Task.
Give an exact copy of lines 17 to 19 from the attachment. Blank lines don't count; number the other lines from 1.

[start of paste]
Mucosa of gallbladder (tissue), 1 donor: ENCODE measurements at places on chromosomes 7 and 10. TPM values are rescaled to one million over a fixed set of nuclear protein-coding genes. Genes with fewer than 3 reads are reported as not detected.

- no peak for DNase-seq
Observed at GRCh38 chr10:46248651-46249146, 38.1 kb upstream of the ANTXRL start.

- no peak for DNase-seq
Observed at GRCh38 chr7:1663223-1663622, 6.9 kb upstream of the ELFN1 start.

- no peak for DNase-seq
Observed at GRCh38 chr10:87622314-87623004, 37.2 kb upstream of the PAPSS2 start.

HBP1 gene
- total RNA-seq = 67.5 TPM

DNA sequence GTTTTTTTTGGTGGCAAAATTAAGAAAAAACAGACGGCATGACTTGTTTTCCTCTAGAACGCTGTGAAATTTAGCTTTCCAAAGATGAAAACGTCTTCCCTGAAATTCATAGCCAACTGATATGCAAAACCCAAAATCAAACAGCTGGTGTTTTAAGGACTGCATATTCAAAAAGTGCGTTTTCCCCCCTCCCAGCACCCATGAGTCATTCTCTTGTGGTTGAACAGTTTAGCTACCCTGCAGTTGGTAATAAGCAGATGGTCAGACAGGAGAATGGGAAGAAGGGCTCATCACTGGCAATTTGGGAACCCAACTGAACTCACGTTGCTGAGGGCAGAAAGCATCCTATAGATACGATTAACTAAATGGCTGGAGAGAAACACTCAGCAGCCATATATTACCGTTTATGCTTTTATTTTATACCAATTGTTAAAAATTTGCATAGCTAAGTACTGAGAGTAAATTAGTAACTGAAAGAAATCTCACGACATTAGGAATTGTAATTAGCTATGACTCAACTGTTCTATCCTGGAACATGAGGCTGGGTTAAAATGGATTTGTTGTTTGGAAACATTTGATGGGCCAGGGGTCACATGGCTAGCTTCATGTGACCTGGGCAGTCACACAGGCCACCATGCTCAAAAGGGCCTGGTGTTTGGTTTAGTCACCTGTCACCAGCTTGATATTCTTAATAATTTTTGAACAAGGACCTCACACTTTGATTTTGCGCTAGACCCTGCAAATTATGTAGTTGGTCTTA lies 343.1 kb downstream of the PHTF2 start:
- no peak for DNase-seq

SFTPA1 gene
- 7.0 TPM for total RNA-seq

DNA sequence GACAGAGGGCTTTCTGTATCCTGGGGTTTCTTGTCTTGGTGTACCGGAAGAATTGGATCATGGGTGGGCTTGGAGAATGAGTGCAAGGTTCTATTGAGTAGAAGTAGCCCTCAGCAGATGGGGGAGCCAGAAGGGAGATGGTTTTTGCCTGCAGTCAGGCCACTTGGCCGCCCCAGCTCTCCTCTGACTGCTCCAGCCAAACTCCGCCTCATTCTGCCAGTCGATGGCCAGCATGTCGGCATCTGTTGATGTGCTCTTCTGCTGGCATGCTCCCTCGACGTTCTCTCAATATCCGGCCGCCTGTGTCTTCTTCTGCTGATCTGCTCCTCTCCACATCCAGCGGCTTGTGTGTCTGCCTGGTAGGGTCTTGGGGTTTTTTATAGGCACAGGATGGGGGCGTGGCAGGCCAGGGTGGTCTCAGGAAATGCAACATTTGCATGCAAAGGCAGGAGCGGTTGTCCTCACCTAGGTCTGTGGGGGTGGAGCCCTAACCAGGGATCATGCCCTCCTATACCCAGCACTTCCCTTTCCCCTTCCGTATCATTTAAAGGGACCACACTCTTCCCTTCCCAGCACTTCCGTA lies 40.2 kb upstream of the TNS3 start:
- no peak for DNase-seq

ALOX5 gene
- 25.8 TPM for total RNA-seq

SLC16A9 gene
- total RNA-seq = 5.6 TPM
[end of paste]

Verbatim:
- 25.8 TPM for total RNA-seq

SLC16A9 gene
- total RNA-seq = 5.6 TPM